It has been about two months or so since I last devoted any time to my blog. I made no decision to stop writing, there was no grand event in my life that drew time or energy from me (unless you count writing my final paper for apologetics and moving out to my parents house)…
Every time I tried to write felt like an upward battle, an actual, physical struggle, and rather than doing the wise thing by pushing through the block, I raised a white flag and gave up. So here I am again, trying to remain faithful to my exercise in writing, hoping to be more consistent even when things get busy at my new job (woohoo!).
In June I was offered a position at a dance studio in Katy. They are branching out into Fulshear (five minutes from my parents house, which I am taking care of while they are living in Egypt) and I will be teaching little ones ballet, tap, and jazz. In spite of a few nerves (I haven't taken tap since I was about their age, 3, and I took a very small amount of jazz in high school) I am super excited at the opportunity to help these little ones learn how to dance. My prayer is that the Lord will use me in their lives and the lives of their parents; that I will be a witness by patience and gentleness and that these things will give me the opportunity to share the reason for the hope that I have (1 Peter 3:15). Thankfully, the Lord can use even His most banged up and broken tools to do great things.
And our world is so broken. The last few days have been sad, painful. News of turmoil for the church around the world, the suicide of a beloved comedian, the murder of a close friend of one of the families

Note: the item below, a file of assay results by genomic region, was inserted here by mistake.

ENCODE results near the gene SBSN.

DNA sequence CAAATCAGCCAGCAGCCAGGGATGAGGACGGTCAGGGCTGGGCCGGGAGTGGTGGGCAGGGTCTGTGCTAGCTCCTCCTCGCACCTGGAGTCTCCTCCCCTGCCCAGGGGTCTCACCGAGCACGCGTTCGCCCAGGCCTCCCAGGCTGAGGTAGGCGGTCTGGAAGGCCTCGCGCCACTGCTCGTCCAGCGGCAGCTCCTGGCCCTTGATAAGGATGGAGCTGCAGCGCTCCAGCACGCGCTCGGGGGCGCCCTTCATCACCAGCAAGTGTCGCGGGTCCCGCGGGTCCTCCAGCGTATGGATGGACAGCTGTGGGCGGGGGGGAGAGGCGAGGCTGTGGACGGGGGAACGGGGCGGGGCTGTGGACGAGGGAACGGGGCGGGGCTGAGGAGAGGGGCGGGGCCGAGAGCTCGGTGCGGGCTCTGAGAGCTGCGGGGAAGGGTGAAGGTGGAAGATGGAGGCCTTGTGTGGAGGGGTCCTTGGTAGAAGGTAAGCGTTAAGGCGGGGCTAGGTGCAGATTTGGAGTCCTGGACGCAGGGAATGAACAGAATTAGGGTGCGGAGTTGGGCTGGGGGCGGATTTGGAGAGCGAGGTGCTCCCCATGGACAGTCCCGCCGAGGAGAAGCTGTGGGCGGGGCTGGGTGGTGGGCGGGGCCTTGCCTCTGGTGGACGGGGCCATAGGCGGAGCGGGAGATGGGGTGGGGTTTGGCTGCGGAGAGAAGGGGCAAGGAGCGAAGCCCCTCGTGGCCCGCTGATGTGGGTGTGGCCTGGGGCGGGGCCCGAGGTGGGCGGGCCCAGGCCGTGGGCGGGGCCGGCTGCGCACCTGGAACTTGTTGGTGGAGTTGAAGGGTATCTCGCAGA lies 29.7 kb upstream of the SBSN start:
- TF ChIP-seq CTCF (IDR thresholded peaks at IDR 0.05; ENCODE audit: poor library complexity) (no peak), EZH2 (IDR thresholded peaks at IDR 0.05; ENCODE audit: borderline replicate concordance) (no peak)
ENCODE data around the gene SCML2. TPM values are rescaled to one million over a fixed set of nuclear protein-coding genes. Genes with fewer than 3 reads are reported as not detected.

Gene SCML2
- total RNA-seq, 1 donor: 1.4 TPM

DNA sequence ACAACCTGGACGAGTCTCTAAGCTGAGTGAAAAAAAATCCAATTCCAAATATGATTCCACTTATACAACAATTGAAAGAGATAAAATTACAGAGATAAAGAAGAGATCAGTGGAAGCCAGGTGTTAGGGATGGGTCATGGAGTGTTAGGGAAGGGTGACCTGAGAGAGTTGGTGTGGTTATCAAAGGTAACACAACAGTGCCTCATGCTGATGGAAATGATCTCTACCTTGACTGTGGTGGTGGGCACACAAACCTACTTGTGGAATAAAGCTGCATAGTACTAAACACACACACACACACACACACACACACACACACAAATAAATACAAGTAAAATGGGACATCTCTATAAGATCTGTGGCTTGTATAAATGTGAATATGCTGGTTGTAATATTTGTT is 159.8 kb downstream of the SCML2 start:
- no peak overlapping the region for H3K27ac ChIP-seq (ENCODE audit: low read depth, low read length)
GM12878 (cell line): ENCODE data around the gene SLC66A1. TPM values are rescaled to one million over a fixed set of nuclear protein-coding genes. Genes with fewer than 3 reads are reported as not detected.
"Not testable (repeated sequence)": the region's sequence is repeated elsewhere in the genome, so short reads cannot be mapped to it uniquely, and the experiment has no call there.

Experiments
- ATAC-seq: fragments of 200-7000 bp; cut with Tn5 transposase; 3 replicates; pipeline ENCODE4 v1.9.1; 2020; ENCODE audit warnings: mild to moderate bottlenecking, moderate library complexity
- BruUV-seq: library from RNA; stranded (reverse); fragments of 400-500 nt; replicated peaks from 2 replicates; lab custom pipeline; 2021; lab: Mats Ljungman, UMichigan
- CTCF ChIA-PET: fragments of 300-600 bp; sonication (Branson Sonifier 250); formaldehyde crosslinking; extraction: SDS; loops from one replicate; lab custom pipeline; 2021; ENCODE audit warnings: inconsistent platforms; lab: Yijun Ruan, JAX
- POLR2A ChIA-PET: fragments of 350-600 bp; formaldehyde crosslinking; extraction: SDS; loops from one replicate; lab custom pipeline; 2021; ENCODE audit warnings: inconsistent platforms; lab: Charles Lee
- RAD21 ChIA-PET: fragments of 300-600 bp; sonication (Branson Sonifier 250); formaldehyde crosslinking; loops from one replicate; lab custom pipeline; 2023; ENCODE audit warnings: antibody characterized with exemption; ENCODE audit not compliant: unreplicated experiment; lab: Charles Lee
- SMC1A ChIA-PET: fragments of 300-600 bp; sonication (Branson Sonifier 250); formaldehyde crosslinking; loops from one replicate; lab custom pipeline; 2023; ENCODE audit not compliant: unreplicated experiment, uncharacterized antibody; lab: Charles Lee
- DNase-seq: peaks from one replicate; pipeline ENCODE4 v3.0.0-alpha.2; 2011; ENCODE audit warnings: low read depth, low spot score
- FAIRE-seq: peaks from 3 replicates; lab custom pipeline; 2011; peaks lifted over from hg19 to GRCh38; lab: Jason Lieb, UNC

In Jeremiah 50:6-7, the Lord says through His prophet,
“My people have become lost sheep;
Their shepherds have led them astray.
They have made them turn aside on the mountains;
They have gone along from mountain to hill
And have forgotten their resting place.
“All who came upon them have devoured them;
And their adversaries have said, ‘We are not guilty,
Inasmuch as they have sinned against the Lord who is the habitation of righteousness,
Even the Lord, the hope of their fathers.’
I think as the church we need to look to this passage and consider Israel's plight, especially in dark times. God gave His people the land of Canaan as a place of rest. Why was it their place of rest? Certainly because the Lord defeated their enemies, of course because they were no longer slaves, and absolutely because He'd made them prosperous, but I think the deeper reason is because that is where He chose to reside in a very special way. God is "the habitation of righteousness". This word is often misunderstood, I think. We view righteousness typically as a set of rules and regulations, or self-righteousness as prideful, holier than thou art living, but when broken down, righteousness means "the quality or state of being just or rightful."
Think about that.
Injustice permeates our world with the blood of the weak and powerful alike. Wrongness twists and bends the bones and joints of every aspect of life. But in God righteousness lives and breathes. All that is as it should be dwells within our Creator. There is no shadow in Him. Therefore, to reside in a land in which God's special presence had been placed meant to reside in a land of rest. We can't rest when things are wrong, when we feel in our souls that things are bent and out of place. It is only in the presence of the Righteous One that we are able to give up worry, and hope for the day when He has made straight that which we have made crooked.
It's hard to find space for this sometimes. Our days are so full, crowded with things both meaningful and ordinary, but even in the chaos our souls can find rest in
Take courage, dear friends, and find rest in the Creator of all things, our "habitation of righteousness".